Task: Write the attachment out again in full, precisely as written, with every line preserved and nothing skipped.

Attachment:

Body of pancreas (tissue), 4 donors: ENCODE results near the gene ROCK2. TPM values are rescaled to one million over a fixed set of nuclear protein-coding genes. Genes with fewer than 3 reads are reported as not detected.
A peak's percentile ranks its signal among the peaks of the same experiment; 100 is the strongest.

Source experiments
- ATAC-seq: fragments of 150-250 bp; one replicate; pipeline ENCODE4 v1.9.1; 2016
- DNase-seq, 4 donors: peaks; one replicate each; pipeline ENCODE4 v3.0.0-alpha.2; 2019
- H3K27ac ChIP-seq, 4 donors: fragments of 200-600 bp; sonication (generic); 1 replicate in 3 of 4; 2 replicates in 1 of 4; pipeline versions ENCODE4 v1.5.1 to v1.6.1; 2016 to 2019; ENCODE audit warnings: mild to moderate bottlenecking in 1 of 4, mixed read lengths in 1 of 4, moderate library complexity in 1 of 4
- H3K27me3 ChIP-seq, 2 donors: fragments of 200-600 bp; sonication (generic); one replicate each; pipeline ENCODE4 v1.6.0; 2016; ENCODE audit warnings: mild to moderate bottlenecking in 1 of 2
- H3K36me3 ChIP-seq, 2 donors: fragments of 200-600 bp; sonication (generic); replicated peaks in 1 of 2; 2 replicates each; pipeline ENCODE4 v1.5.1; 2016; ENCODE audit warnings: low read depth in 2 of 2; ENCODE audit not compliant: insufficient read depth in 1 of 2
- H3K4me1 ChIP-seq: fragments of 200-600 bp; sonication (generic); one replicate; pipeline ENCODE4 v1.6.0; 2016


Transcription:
Body of pancreas (tissue), 4 donors: ENCODE results near the gene ROCK2. TPM values are rescaled to one million over a fixed set of nuclear protein-coding genes. Genes with fewer than 3 reads are reported as not detected.
A peak's percentile ranks its signal among the peaks of the same experiment; 100 is the strongest.

Source experiments
- ATAC-seq: fragments of 150-250 bp; one replicate; pipeline ENCODE4 v1.9.1; 2016
- DNase-seq, 4 donors: peaks; one replicate each; pipeline ENCODE4 v3.0.0-alpha.2; 2019
- H3K27ac ChIP-seq, 4 donors: fragments of 200-600 bp; sonication (generic); 1 replicate in 3 of 4; 2 replicates in 1 of 4; pipeline versions ENCODE4 v1.5.1 to v1.6.1; 2016 to 2019; ENCODE audit warnings: mild to moderate bottlenecking in 1 of 4, mixed read lengths in 1 of 4, moderate library complexity in 1 of 4
- H3K27me3 ChIP-seq, 2 donors: fragments of 200-600 bp; sonication (generic); one replicate each; pipeline ENCODE4 v1.6.0; 2016; ENCODE audit warnings: mild to moderate bottlenecking in 1 of 2
- H3K36me3 ChIP-seq, 2 donors: fragments of 200-600 bp; sonication (generic); replicated peaks in 1 of 2; 2 replicates each; pipeline ENCODE4 v1.5.1; 2016; ENCODE audit warnings: low read depth in 2 of 2; ENCODE audit not compliant: insufficient read depth in 1 of 2
- H3K4me1 ChIP-seq: fragments of 200-600 bp; sonication (generic); one replicate; pipeline ENCODE4 v1.6.0; 2016